Cyprus Mail

Strategies to combat dyslexia

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Ten per cent of children present signs of learning difficulties in reading


By Angela Charalambous

Reading is not a natural skill to acquire, it needs to be explicitly taught. Children first learning the ‘code’ of language: that sounds are represented by letters, and then learn to blend letters into words. This ‘decoding’ process – the translation of letters and words into speech is a complex skill and requires a child to have efficient processing of visual, auditory and motor systems.

Reading speed and accuracy should be in place by the end of the foundation schooling phase. If this is not the case, a child is at risk of academic struggles.

The schooling interruptions due to Covid have certainly had a negative impact on reading development for children in early grades. Many have not acquired the foundation phonological skills required to develop fluent reading.

For some children (approximately 10 per cent of the population), reading will be a difficult skill to acquire in spite of adequate teaching, good intelligence or any other environmental factors. These children could be diagnosed with dyslexia (also referred to as Specific Learning Difficulty in Reading). Dyslexia exists on a scale from mild to severe, is often hereditary and can affect an individual’s ability with word recognition, reading fluency, comprehension, spelling or overall vocabulary skills.

It is widely accepted that difficulty with reading is caused by the brain processing phonological information in a different way. Functional MRI scans indicate that the areas of the brain used for efficient reading are not activated in struggling readers. This results in stilted reading that is very labour intensive.  Because of the effort required to work through what is often, word-for-word reading, little working memory is available from drawing meaning from text resulting in very weak comprehension. The good news is that the brain is adaptable (referred to as neuroplasticity) and there are interventions that can improve learner outcomes and create the necessary neural connections required for efficient reading.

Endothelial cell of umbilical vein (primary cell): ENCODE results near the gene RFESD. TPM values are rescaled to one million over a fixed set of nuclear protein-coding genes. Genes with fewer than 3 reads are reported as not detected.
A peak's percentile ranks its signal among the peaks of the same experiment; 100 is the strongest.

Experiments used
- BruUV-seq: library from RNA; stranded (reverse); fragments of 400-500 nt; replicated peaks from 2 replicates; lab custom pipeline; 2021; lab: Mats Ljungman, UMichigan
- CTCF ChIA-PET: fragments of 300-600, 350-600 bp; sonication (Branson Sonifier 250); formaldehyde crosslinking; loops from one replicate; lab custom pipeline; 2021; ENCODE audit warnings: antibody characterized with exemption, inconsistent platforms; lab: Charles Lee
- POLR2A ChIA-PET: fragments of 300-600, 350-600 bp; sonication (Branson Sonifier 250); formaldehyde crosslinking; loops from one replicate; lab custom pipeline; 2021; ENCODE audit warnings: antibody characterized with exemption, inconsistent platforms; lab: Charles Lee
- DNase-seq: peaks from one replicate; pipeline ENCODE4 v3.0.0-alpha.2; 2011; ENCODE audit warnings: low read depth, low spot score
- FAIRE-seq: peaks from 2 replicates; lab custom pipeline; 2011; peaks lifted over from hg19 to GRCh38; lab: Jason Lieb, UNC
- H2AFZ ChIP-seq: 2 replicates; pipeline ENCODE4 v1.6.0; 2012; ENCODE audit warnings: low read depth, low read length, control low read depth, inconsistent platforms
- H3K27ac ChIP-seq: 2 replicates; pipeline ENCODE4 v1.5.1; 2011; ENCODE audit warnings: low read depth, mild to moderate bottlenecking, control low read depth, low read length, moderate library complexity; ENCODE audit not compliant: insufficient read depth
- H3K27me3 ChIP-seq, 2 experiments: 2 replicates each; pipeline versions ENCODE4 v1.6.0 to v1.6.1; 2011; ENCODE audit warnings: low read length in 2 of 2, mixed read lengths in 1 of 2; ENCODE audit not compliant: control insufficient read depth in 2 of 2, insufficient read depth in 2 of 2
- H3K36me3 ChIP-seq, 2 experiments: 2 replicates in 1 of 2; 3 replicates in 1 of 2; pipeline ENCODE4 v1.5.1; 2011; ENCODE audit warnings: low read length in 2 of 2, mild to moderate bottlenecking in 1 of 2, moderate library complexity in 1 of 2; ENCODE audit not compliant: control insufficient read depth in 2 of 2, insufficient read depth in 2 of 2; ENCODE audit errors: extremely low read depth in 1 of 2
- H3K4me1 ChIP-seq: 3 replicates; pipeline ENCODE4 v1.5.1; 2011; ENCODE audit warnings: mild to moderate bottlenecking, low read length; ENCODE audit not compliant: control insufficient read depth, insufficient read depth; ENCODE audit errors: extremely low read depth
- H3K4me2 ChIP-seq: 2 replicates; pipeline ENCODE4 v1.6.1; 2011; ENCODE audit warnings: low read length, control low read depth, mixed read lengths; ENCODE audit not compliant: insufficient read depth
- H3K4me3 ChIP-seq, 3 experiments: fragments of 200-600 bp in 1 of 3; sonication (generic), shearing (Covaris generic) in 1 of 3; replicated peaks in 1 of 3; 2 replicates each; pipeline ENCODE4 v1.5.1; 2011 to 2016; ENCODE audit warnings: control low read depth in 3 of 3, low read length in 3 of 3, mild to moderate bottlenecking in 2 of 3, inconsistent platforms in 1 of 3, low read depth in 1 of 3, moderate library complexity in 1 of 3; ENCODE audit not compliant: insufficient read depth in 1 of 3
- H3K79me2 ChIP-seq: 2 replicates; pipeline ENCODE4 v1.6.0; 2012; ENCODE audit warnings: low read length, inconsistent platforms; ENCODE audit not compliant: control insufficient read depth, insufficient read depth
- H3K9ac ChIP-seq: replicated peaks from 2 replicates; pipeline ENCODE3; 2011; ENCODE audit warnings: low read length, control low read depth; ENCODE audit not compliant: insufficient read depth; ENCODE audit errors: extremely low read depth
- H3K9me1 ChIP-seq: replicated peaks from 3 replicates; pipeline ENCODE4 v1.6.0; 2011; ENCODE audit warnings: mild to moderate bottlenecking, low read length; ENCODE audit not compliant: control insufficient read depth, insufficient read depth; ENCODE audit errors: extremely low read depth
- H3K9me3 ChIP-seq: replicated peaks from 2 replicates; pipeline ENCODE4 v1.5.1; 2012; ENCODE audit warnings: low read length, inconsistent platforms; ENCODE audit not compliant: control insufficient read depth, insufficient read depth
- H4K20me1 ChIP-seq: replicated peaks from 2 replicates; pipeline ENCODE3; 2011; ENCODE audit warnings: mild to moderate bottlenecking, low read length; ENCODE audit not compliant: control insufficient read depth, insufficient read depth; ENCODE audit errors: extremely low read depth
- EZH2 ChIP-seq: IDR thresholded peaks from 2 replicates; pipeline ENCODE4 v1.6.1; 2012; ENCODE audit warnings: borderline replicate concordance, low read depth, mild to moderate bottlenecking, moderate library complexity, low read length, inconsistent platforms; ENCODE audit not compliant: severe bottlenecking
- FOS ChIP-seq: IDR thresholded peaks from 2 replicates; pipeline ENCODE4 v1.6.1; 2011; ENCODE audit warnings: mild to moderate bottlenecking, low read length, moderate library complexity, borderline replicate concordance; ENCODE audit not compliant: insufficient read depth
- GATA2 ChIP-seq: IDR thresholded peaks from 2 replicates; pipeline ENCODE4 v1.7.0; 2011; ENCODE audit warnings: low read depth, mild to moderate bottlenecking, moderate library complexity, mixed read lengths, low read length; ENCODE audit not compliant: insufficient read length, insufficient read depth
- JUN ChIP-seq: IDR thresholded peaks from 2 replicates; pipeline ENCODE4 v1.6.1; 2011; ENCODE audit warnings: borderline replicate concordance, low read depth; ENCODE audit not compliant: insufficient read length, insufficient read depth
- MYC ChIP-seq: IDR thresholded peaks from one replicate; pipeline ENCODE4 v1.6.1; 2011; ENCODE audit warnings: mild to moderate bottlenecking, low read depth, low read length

As a reading specialist, I have delivered workshops on reading difficulties and offered remediation for children with barriers to learning for almost 20 years. Although there is an overwhelming amount of information available, it is evident that there is still little understanding around learning difficulties, both at home and in the classroom. Parents feel shame that their child may be lacking in a skill or be in denial, reluctant to seek out assistance. In class, children get labelled ‘lazy’ or told that they don’t apply themselves or try hard enough.  This perception needs to change.

Generally speaking, these children score average to above average on intelligence testing. With the correct diagnosis and support, they can go on to achieve great success in all areas of their lives, and bridge the gap between their potential and level of achievement.